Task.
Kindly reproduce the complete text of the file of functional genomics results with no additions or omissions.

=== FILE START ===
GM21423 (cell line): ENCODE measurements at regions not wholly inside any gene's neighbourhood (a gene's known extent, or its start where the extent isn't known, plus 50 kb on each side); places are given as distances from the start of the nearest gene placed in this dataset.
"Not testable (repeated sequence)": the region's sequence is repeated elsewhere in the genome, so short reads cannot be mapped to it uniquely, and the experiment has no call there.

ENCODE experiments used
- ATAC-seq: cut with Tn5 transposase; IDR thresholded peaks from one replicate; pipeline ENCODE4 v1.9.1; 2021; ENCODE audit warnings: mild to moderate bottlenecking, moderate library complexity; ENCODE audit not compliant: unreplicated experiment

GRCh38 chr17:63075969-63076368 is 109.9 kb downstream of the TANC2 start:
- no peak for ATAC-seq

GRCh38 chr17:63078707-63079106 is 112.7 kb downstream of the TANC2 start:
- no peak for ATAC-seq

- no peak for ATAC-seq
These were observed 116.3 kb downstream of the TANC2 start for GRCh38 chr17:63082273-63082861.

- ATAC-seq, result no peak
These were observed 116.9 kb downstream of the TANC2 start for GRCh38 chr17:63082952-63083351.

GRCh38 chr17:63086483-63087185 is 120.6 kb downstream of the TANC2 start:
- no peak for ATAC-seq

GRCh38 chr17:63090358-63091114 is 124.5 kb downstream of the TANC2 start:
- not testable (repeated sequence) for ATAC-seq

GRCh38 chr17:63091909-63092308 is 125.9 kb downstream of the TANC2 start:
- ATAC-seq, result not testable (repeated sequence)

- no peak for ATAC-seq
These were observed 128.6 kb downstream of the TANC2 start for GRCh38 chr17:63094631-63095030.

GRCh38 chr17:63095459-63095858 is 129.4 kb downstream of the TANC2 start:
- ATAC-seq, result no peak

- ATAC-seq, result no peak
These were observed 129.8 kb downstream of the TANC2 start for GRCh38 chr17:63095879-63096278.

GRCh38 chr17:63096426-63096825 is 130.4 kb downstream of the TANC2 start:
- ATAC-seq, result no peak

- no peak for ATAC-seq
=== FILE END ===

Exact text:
GM21423 (cell line): ENCODE measurements at regions not wholly inside any gene's neighbourhood (a gene's known extent, or its start where the extent isn't known, plus 50 kb on each side); places are given as distances from the start of the nearest gene placed in this dataset.
"Not testable (repeated sequence)": the region's sequence is repeated elsewhere in the genome, so short reads cannot be mapped to it uniquely, and the experiment has no call there.

ENCODE experiments used
- ATAC-seq: cut with Tn5 transposase; IDR thresholded peaks from one replicate; pipeline ENCODE4 v1.9.1; 2021; ENCODE audit warnings: mild to moderate bottlenecking, moderate library complexity; ENCODE audit not compliant: unreplicated experiment

GRCh38 chr17:63075969-63076368 is 109.9 kb downstream of the TANC2 start:
- no peak for ATAC-seq

GRCh38 chr17:63078707-63079106 is 112.7 kb downstream of the TANC2 start:
- no peak for ATAC-seq

- no peak for ATAC-seq
These were observed 116.3 kb downstream of the TANC2 start for GRCh38 chr17:63082273-63082861.

- ATAC-seq, result no peak
These were observed 116.9 kb downstream of the TANC2 start for GRCh38 chr17:63082952-63083351.

GRCh38 chr17:63086483-63087185 is 120.6 kb downstream of the TANC2 start:
- no peak for ATAC-seq

GRCh38 chr17:63090358-63091114 is 124.5 kb downstream of the TANC2 start:
- not testable (repeated sequence) for ATAC-seq

GRCh38 chr17:63091909-63092308 is 125.9 kb downstream of the TANC2 start:
- ATAC-seq, result not testable (repeated sequence)

- no peak for ATAC-seq
These were observed 128.6 kb downstream of the TANC2 start for GRCh38 chr17:63094631-63095030.

GRCh38 chr17:63095459-63095858 is 129.4 kb downstream of the TANC2 start:
- ATAC-seq, result no peak

- ATAC-seq, result no peak
These were observed 129.8 kb downstream of the TANC2 start for GRCh38 chr17:63095879-63096278.

GRCh38 chr17:63096426-63096825 is 130.4 kb downstream of the TANC2 start:
- ATAC-seq, result no peak

- no peak for ATAC-seq